It’s in the evening hours I work on my passion projects, whether it’s editing photos from a recent photo shoot, to coordinating details for an upcoming BYOBF Network event, or at times consulting with small businesses on their digital marketing needs.
Weekends are typically spent with family, or doing photo shoots, however work/life balance is immensely important to me, and therefore I ensure I have the me-time I crave and precious time with my family.
How did you balance being a mother and professional? What have you sacrificed (both personally and professionally) at each stage of your career?
All working moms make sacrifice. However, I have a problem with the word “sacrifice.” “Sacrifice” implies an unfair trade we’ve made in order to have children and I don’t think that’s accurate. For me, the pros of having children and a career, outweigh the cons of choosing one way of life over the other.
Would I advance faster up the corporate ladder without kids? Maybe. However, just because I wouldn’t be putting time in as a parent if that particular scenario was my current reality, doesn’t mean I would put that time back into my job. Perhaps there would be other passions I’d cultivate outside of work. Some of the women that I admire most, are working moms. There is no steadfast formula for guaranteed success, in any aspect of life but especially when it comes to your job.
How do you knock off negativity Negative Connotations from the society against women who follow their passion?
I’m not going to lie. Pursuing your passions while being a working mom isn’t easy. When I was a child, I saw my mother work in various industries.
Watching her efforts made me want to work hard too. We don’t stop being ambitious simply because we have children. I’m also following my passions so show my kids I never stopped trying living my best life. I ignore negativity and don’t let anyone ever dull my sparkle.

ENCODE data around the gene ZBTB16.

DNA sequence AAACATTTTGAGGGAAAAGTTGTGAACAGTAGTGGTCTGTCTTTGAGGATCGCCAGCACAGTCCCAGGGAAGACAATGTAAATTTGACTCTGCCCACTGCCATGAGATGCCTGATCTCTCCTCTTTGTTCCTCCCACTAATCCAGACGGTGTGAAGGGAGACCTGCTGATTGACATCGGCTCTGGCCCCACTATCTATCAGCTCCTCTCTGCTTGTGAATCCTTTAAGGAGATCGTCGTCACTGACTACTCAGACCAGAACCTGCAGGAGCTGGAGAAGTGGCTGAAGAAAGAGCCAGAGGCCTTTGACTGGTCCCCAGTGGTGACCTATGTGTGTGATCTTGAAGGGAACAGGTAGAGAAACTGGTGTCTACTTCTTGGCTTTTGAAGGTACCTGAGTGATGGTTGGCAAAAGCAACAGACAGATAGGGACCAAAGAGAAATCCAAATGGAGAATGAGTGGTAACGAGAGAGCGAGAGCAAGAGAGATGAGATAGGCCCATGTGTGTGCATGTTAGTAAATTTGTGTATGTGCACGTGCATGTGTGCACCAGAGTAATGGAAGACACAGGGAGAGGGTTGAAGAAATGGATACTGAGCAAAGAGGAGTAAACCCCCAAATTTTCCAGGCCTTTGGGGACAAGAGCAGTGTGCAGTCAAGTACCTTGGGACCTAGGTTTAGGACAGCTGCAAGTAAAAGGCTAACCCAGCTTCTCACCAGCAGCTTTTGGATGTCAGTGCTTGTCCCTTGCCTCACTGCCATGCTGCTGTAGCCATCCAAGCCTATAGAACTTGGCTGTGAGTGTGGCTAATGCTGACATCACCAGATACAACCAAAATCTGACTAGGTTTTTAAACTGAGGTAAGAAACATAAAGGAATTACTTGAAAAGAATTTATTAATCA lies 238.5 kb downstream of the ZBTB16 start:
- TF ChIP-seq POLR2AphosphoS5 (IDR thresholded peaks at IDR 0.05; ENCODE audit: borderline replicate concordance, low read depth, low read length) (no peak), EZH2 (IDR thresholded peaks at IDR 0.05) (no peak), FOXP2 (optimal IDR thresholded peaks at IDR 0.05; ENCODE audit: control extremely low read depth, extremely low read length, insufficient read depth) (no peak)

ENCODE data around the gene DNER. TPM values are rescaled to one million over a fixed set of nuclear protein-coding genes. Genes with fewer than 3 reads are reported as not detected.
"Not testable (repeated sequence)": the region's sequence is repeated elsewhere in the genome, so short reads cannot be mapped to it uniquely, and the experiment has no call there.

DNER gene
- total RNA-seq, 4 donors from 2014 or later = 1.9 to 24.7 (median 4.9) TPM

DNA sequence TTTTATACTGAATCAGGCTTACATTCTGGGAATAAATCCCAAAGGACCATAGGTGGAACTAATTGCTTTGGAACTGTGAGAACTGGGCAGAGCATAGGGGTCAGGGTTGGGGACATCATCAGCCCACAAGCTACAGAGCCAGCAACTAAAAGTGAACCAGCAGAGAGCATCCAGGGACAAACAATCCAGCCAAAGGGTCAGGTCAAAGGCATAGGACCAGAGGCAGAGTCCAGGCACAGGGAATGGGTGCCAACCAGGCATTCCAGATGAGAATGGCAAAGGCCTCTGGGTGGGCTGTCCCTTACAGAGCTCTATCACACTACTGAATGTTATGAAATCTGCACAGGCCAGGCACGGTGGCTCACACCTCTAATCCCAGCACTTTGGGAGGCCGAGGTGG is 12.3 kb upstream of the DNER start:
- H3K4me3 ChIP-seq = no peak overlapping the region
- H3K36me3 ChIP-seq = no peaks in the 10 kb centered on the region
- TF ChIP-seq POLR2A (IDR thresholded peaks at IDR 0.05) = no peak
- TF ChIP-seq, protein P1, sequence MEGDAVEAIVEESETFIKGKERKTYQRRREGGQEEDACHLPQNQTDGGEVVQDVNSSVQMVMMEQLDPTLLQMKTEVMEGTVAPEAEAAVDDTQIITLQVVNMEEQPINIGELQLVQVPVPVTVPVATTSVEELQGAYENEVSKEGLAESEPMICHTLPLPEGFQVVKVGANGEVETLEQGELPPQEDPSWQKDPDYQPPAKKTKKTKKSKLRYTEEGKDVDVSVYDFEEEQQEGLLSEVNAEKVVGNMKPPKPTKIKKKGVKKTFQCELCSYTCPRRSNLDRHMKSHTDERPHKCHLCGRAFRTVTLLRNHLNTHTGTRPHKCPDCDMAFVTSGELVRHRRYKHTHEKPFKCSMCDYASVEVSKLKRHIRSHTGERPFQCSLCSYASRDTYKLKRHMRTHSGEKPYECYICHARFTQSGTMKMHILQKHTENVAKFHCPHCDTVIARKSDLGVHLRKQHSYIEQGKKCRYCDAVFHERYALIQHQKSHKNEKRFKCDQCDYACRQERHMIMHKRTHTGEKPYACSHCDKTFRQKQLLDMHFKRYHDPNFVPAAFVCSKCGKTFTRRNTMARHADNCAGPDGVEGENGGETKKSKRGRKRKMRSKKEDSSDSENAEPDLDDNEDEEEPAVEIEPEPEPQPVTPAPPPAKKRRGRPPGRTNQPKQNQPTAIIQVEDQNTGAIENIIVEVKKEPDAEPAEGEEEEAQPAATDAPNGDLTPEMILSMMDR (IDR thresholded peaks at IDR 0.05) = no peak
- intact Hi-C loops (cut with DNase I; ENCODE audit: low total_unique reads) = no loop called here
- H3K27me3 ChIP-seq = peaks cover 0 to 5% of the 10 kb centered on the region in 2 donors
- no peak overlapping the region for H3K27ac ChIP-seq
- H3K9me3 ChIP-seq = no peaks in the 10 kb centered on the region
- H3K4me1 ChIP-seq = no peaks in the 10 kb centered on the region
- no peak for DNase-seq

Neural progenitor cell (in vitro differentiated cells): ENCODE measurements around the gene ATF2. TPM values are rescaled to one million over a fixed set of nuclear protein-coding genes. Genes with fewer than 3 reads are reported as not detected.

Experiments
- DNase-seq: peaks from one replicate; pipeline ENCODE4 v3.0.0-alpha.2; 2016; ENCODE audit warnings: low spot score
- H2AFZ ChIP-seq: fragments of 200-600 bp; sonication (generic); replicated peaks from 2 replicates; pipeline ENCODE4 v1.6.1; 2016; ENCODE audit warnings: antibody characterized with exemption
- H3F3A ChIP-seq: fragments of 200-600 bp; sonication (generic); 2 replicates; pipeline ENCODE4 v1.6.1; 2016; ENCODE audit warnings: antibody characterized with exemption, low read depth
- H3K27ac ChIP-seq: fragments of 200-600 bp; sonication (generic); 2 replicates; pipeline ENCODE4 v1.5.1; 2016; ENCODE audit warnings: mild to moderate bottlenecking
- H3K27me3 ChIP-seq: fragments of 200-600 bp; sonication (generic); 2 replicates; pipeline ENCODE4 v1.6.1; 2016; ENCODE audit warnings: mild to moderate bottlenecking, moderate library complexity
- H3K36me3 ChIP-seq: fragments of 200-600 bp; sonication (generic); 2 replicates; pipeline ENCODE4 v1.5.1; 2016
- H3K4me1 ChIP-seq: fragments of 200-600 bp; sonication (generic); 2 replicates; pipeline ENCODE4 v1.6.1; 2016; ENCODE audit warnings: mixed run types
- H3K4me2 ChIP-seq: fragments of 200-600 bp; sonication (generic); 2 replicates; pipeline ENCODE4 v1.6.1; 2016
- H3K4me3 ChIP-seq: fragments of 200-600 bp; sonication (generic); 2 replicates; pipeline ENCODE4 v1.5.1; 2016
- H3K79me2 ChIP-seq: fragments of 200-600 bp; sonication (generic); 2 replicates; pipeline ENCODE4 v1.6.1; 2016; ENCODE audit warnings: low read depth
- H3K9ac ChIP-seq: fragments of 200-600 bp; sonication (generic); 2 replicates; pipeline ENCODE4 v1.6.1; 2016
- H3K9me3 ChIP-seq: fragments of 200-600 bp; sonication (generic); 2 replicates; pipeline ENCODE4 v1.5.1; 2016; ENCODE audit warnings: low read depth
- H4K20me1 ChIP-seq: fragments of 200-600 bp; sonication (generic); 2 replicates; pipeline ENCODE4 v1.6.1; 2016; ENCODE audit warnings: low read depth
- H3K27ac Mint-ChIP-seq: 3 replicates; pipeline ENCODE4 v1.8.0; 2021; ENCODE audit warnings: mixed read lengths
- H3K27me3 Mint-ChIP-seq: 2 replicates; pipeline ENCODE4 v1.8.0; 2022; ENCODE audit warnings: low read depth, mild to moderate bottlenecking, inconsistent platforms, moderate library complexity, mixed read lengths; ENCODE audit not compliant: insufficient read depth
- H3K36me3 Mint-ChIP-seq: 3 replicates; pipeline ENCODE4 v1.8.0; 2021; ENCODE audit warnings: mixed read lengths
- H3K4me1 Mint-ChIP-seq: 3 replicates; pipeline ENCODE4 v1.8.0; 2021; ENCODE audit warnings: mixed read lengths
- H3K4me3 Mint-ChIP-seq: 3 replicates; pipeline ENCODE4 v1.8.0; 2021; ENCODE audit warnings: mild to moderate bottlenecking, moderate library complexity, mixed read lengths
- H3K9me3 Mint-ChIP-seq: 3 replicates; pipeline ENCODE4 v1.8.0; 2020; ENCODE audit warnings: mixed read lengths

Tell me about your dreams of a women’s art space in the city. What It's Really Like to Be a Female Photographer. What are the obstacles a female artist is likely to encounter on their way up the art ladder?
Unfortunately many of us face the glass ceiling effect in any profession. This invisible barrier that prevents women and especially women of colour from rising to the highest ranks.
Many organizations previously shunted women onto the “mommy track” a sort of sideline in which promotions and raises never resulted in the woman being granted duties that could have a real effect on the company. Women are no longer shunted into a completely different career track. Instead, they find themselves almost – but not quite – reaching the top ranks. I feel, I need to prove myself twice as much as my male colleagues, especially since I’m a woman of colour and I can only hope these changes for our future generations as we educate and change the narrative.
How your passion for arts and culture can bring change in the community?
I think it’s very important we increase public value for arts and arts education. Art encompasses all the developmental domains in child development and lends itself to physical development and the enhancement of fine and gross motor skills.
It’s a form of creative human expression, and a way of enriching the human experience. Through art we also have the ability to educate and change perceptions through a variety of mediums. As a community we need to value the arts.
On International Women’s Day, what is the most important message you want to send out to young women thinking about their careers?
Follow your passion. Your past does not equal your future and you have the ability to do what you set your mind to. Do what makes you happy.